New Bronx Bus Saves Time, TSTC Staffer Finds

The following is a first-hand account from Tri-State associate director Veronica Vanterpool:

Yesterday morning, I rode to our Manhattan office aboard the newly launched Bx12 Select Bus Service. As a Bronx resident, I was eager to see how the three-day-old system was working and how bus riders were responding to the change. I boarded at the Bay Plaza Shopping Mall in Co-op City and got off at the last stop, 207th and Broadway.

As to be expected with any change in service, many riders were initially confused by the ticket machines. However, once instructed to insert their Metrocards–by either the helpful bus driver or the customer representatives dispatched to each of the bus shelters along the route–their apprehension eased away as a proof-of-payment ticket came out about a second later.

Most passengers still boarded through the front doors but quickly went to the back when suggested by more experienced riders or the customer representatives. In one case, a long line had formed while passengers waited for a passenger in a wheelchair to be lifted through the front doors, but it quickly dispersed when an exiting passenger told them they could board in the back and not wait.

Some work needs to be done along the bus corridor. As of yesterday, the Fordham Road corridor was the only section with clearly marked red “bus only” lanes and overhead signposts with placards indicating bus lane hours. We passed a painting crew in progress along a part of this corridor.

Fordham Road, a dense shopping district, is one of the most congested areas along the route and it was refreshing to see cars backed up in Fordham Plaza while the bus cruised by in the empty bus lane. However, a few blocks ahead, our smooth sailing was interrupted by a NYCT van and two delivery vans.

I did see several police cars and officers on foot in this area; a pair had stopped a livery cab in the lane. It was difficult to determine which police were enforcing bus lane restrictions and which were on regular police patrol, but a NYCT representative indicated that nearly 100 summons for bus lane violations had been issued on Monday.

Overall, I crossed the East Bronx to the West Bronx in 48 minutes on a ride that averages 65 minutes. Time savings should increase as passengers become more familiar with the payment machine and boarding through back doors — and with vigilant enforcement of bus lanes.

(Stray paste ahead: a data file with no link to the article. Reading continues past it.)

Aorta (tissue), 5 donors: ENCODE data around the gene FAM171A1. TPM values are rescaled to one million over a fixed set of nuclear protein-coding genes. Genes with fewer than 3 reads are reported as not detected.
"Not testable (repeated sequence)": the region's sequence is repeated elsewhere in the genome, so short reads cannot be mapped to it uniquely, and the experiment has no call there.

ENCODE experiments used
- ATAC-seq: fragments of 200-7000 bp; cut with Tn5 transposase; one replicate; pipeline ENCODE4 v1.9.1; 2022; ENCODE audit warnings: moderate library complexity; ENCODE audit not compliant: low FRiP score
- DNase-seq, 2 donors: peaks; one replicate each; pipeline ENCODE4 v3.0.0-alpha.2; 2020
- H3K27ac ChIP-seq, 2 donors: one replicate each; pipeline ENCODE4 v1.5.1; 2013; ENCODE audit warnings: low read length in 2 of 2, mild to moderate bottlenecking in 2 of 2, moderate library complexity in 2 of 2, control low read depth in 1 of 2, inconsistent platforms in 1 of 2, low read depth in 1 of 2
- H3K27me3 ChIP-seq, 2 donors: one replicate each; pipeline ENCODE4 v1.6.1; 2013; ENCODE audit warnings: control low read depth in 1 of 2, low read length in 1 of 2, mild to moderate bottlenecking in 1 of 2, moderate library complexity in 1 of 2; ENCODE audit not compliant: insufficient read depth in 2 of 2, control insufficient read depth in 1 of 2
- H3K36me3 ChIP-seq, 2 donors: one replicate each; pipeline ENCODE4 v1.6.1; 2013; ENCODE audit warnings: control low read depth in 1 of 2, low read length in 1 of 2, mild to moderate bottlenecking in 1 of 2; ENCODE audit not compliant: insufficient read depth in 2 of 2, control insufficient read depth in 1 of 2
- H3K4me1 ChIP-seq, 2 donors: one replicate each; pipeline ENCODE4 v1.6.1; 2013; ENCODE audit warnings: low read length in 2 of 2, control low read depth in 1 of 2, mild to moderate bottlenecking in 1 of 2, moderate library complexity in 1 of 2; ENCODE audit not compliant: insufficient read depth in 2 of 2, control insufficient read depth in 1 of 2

“Double shelter” at Broadway & Isham St, near the west end of Bx12 route.

Images: TSTC.

4 Comments on "New Bronx Bus Saves Time, TSTC Staffer Finds"

  1. Bus rider | July 3, 2008 at 4:02 pm |

    Many kinks still to be ironed out. Odd that there are 5 SBS stops around the Bay Plaza shopping center — yet only 3 stops for the entire stretch of Pelham Parkway. The other stops along that route have a reduction in the number of buses serving those areas and a wait time of half an hour would not be uncommon.

    I recall a previous test of “off-board payment” in lower Manhattan about 15 years ago where bus passengers would walk through turnstiles and wait in an enclosed bus shelter. That trial period lasted a few months — never to be seen again after that.

    I still wonder how the local buses will handle the number of people boarding via the back door — which is all too common at some stops — now that it is being encouraged for the SBS. I am sure some people will be confused, and others taking advantage.

  2. Howard Kelly | July 4, 2008 at 11:52 am |

    I’ve never understood why in the USA we hardly at all utilize the “proof of payment” system on transit. Everywhere I traveled in Europe (through a total of 13 countries), this system was used with much success. Purchasing and validating a ticket on your own time while waiting at the stop saves an immense amount of time for all. Europe also tended to have excellent GPS tracking on their buses, with electronic signs at the stops saying when the next bus on each route would arrive (and accurate too!) If only we could get our systems to that point, they would actually get respect and more use.

  3. Bus rider | July 8, 2008 at 11:40 am |

    I agree that an off-board payment system is a great idea — but to have a mixed system where it is only accepted on some buses but not on others on the same route is a problem. People are complaining after pre-paying for SBS, but a local bus arrives first, and even after it leaves an SBS is still nowhere in sight.

    To those raving about the increased speed of the SBS — keep in mind that all the SBS buses I have seen had substantially fewer passengers than local buses. Is that the way to run a bus system — to have all these buses with just a few passengers? It seems that these buses should be making more stops — such as those Limited stops that were taken away when the SBS replaced the Limited service. The entire stretch of Pelham Parkway has only 3 stops — whereas the Bay Plaza shopping center alone has 5.

  4. The MTA wants to talk about fare evasion? I’ve known several people who’ve gotten on the back of the Bx12 bus with that “proof of purchase” receipt and have used the same one DAYS LATER without NO ONE checking it! How about them apples?! I’m still stuck in traffic at the 207th St. Bridge and they eliminated the Sedgwick Ave. stop, which was very important to Fordham Hill and surrounding area residents! This “Select bus service” is garbage!

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